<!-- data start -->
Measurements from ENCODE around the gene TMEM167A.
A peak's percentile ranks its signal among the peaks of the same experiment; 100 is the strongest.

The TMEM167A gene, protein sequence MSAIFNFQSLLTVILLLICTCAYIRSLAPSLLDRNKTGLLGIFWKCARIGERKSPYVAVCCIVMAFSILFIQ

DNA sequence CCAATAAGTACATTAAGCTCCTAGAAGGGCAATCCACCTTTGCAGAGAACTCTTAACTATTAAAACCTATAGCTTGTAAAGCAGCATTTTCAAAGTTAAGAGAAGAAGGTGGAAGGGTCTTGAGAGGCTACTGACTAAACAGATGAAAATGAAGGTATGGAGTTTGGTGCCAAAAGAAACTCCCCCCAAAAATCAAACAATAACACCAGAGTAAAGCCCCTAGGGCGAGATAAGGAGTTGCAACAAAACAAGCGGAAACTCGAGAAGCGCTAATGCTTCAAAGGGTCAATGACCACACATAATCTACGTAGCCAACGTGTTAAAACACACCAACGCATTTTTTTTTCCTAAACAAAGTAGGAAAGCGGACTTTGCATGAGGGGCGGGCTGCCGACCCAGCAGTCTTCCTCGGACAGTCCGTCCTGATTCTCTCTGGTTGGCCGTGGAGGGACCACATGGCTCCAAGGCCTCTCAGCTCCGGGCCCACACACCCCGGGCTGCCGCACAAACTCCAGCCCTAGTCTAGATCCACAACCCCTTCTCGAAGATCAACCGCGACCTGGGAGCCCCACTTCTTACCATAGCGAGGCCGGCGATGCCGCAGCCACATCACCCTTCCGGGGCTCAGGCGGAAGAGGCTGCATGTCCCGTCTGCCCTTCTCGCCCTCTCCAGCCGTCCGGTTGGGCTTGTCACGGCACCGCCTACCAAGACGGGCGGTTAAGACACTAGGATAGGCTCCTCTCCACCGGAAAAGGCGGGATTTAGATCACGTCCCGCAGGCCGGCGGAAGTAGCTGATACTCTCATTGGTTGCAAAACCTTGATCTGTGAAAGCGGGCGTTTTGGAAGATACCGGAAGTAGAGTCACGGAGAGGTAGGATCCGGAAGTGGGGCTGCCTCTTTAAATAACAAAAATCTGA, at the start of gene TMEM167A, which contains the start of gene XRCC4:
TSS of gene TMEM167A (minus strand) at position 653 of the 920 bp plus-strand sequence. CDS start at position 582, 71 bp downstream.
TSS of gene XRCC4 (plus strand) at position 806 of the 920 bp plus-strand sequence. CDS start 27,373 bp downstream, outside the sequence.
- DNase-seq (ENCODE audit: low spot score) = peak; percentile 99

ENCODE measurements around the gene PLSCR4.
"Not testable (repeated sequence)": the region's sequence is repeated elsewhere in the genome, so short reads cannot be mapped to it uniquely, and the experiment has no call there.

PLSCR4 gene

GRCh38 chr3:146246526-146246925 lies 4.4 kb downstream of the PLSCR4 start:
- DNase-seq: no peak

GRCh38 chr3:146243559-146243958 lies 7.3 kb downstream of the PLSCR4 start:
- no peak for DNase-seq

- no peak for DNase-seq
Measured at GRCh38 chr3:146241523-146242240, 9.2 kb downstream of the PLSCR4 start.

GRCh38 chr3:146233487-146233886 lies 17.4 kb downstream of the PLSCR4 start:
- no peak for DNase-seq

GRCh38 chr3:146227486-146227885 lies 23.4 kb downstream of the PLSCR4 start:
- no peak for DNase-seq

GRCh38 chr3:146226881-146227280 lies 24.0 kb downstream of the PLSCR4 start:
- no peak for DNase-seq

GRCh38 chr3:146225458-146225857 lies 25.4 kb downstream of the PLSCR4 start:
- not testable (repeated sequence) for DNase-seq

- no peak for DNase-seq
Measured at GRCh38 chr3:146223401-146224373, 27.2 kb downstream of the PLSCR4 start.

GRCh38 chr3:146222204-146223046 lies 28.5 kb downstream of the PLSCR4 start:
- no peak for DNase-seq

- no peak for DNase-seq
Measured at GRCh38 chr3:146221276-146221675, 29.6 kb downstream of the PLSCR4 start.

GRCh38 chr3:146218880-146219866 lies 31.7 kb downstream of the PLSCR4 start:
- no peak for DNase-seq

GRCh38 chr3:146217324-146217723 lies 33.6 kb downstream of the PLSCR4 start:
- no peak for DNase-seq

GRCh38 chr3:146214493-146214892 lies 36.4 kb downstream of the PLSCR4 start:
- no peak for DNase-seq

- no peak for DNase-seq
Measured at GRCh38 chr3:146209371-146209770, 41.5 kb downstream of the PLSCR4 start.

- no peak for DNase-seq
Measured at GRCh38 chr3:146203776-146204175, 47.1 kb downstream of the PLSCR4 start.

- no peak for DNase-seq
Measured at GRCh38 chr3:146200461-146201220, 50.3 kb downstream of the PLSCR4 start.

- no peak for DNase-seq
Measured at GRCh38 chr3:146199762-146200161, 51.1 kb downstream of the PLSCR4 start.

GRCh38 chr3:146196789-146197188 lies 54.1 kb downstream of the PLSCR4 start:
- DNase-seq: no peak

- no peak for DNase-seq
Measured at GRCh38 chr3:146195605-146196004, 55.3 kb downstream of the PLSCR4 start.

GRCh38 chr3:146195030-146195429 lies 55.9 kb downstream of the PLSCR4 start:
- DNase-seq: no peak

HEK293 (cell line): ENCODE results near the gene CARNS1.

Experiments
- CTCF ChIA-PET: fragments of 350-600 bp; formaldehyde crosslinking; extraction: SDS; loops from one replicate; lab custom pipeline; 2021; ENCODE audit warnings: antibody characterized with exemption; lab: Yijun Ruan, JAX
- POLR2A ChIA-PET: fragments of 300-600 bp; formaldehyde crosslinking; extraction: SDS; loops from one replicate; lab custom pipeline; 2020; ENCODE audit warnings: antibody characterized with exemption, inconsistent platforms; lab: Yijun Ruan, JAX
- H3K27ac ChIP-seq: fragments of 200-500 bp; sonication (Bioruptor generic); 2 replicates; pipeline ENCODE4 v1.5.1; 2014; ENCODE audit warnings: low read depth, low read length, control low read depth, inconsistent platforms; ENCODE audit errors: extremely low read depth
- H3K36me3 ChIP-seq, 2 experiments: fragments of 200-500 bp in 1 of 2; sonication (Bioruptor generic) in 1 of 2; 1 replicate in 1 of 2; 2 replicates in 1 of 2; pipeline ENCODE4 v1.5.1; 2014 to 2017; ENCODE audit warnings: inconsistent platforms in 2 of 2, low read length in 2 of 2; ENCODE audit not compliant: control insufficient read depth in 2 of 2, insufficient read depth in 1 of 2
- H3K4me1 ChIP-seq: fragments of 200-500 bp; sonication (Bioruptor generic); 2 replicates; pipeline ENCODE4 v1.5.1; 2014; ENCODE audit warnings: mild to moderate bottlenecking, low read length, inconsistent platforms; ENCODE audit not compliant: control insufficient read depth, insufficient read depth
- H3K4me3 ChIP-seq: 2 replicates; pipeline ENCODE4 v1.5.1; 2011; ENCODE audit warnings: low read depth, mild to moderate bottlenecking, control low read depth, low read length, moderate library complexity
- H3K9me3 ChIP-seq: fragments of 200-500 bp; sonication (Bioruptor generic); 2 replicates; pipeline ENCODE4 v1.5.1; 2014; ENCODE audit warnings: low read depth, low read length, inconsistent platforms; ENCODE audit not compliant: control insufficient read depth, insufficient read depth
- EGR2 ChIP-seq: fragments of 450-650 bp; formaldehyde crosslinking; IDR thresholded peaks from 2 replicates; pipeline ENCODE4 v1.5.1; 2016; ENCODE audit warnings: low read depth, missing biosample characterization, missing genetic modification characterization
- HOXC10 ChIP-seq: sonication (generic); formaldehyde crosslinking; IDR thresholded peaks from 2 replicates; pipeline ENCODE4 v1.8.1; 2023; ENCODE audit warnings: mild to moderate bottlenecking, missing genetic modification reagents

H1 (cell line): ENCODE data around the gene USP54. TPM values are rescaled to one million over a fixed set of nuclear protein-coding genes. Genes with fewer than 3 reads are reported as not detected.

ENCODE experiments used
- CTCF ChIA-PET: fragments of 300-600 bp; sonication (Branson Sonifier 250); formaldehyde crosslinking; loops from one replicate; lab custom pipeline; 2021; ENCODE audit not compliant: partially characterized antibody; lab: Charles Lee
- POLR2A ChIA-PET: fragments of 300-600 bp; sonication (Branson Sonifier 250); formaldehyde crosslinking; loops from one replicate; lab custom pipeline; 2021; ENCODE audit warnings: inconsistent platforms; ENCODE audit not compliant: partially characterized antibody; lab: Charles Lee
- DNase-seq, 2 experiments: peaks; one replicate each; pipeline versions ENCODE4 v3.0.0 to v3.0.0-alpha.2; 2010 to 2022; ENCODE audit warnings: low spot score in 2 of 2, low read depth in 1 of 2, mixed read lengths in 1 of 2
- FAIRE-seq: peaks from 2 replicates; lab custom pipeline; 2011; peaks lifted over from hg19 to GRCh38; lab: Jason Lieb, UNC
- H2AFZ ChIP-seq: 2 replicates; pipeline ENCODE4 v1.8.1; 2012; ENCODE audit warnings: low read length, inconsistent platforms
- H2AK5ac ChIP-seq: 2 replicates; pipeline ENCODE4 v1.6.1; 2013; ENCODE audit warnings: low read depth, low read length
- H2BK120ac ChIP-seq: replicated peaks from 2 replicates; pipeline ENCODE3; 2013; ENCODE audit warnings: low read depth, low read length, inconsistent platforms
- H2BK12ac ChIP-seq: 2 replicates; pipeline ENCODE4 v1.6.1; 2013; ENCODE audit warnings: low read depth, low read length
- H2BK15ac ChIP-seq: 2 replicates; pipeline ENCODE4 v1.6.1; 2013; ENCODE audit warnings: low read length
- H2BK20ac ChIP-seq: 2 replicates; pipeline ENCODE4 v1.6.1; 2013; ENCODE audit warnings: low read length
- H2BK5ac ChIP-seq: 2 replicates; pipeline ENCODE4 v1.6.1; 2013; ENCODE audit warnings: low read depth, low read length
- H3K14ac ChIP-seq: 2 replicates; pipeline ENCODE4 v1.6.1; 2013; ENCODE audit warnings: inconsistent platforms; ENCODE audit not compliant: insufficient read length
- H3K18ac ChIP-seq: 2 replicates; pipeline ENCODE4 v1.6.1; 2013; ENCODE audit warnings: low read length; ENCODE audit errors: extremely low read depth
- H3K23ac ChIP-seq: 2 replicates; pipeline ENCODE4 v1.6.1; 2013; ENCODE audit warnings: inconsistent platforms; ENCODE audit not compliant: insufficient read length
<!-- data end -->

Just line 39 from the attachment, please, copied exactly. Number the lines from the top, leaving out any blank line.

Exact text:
- no peak for DNase-seq